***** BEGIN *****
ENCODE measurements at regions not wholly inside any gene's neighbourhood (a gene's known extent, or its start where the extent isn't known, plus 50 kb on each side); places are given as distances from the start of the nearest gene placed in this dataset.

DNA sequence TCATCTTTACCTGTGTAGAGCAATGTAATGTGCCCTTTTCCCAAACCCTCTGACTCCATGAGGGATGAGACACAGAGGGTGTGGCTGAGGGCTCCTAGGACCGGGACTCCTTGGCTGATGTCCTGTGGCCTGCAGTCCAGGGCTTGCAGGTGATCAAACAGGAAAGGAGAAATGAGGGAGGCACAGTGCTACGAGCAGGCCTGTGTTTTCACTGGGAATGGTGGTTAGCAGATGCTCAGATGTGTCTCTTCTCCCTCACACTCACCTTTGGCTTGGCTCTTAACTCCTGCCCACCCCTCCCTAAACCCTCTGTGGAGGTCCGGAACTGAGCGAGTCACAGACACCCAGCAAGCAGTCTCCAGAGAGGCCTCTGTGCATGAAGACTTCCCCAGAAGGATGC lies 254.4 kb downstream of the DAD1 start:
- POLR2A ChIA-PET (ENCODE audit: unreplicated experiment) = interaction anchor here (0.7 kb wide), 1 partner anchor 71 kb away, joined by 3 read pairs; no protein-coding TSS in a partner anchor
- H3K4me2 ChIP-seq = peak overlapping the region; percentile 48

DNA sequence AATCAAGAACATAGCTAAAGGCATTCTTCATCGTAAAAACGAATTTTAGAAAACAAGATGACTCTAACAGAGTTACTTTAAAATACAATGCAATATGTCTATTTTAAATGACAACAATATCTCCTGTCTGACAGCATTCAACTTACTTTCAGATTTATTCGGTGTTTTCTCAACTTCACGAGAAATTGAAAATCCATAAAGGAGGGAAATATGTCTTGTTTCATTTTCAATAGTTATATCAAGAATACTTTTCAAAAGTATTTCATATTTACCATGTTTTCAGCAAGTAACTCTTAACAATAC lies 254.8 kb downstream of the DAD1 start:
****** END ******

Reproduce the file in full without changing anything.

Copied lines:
ENCODE measurements at regions not wholly inside any gene's neighbourhood (a gene's known extent, or its start where the extent isn't known, plus 50 kb on each side); places are given as distances from the start of the nearest gene placed in this dataset.

DNA sequence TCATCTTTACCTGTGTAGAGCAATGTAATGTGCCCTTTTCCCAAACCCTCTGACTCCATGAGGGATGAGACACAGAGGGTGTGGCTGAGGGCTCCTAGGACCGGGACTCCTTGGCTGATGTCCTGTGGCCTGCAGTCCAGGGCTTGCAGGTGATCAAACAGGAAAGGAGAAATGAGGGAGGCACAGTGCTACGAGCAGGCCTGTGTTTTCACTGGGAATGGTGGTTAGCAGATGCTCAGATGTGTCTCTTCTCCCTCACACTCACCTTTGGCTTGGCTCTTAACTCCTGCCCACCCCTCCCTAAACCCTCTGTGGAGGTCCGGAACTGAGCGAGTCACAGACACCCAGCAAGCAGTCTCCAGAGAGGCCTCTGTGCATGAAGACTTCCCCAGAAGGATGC lies 254.4 kb downstream of the DAD1 start:
- POLR2A ChIA-PET (ENCODE audit: unreplicated experiment) = interaction anchor here (0.7 kb wide), 1 partner anchor 71 kb away, joined by 3 read pairs; no protein-coding TSS in a partner anchor
- H3K4me2 ChIP-seq = peak overlapping the region; percentile 48

DNA sequence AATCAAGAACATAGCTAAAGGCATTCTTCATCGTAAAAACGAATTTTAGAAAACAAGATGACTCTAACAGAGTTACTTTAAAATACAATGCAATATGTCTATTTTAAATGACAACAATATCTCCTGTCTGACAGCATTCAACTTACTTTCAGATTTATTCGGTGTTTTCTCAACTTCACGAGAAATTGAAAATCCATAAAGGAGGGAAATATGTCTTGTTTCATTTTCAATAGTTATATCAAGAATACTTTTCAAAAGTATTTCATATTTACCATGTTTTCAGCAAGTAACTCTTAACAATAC lies 254.8 kb downstream of the DAD1 start: